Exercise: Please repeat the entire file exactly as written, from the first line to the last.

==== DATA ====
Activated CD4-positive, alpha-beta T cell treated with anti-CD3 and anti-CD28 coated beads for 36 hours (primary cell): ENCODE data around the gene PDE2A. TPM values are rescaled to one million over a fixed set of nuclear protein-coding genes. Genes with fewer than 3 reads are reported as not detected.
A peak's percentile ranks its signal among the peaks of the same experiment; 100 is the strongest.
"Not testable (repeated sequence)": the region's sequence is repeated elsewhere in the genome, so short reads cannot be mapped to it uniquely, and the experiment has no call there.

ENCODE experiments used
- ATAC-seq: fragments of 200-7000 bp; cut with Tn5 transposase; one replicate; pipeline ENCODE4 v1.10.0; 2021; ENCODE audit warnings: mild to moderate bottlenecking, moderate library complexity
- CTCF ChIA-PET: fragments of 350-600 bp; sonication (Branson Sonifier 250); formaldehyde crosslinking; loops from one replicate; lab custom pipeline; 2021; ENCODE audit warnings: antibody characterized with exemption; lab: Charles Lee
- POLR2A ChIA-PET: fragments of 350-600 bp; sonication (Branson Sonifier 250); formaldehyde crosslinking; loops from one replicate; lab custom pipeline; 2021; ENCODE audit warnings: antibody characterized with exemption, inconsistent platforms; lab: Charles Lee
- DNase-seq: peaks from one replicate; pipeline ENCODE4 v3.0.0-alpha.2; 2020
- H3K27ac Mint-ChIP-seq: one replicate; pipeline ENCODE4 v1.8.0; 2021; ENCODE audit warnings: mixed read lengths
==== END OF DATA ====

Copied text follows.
Activated CD4-positive, alpha-beta T cell treated with anti-CD3 and anti-CD28 coated beads for 36 hours (primary cell): ENCODE data around the gene PDE2A. TPM values are rescaled to one million over a fixed set of nuclear protein-coding genes. Genes with fewer than 3 reads are reported as not detected.
A peak's percentile ranks its signal among the peaks of the same experiment; 100 is the strongest.
"Not testable (repeated sequence)": the region's sequence is repeated elsewhere in the genome, so short reads cannot be mapped to it uniquely, and the experiment has no call there.

ENCODE experiments used
- ATAC-seq: fragments of 200-7000 bp; cut with Tn5 transposase; one replicate; pipeline ENCODE4 v1.10.0; 2021; ENCODE audit warnings: mild to moderate bottlenecking, moderate library complexity
- CTCF ChIA-PET: fragments of 350-600 bp; sonication (Branson Sonifier 250); formaldehyde crosslinking; loops from one replicate; lab custom pipeline; 2021; ENCODE audit warnings: antibody characterized with exemption; lab: Charles Lee
- POLR2A ChIA-PET: fragments of 350-600 bp; sonication (Branson Sonifier 250); formaldehyde crosslinking; loops from one replicate; lab custom pipeline; 2021; ENCODE audit warnings: antibody characterized with exemption, inconsistent platforms; lab: Charles Lee
- DNase-seq: peaks from one replicate; pipeline ENCODE4 v3.0.0-alpha.2; 2020
- H3K27ac Mint-ChIP-seq: one replicate; pipeline ENCODE4 v1.8.0; 2021; ENCODE audit warnings: mixed read lengths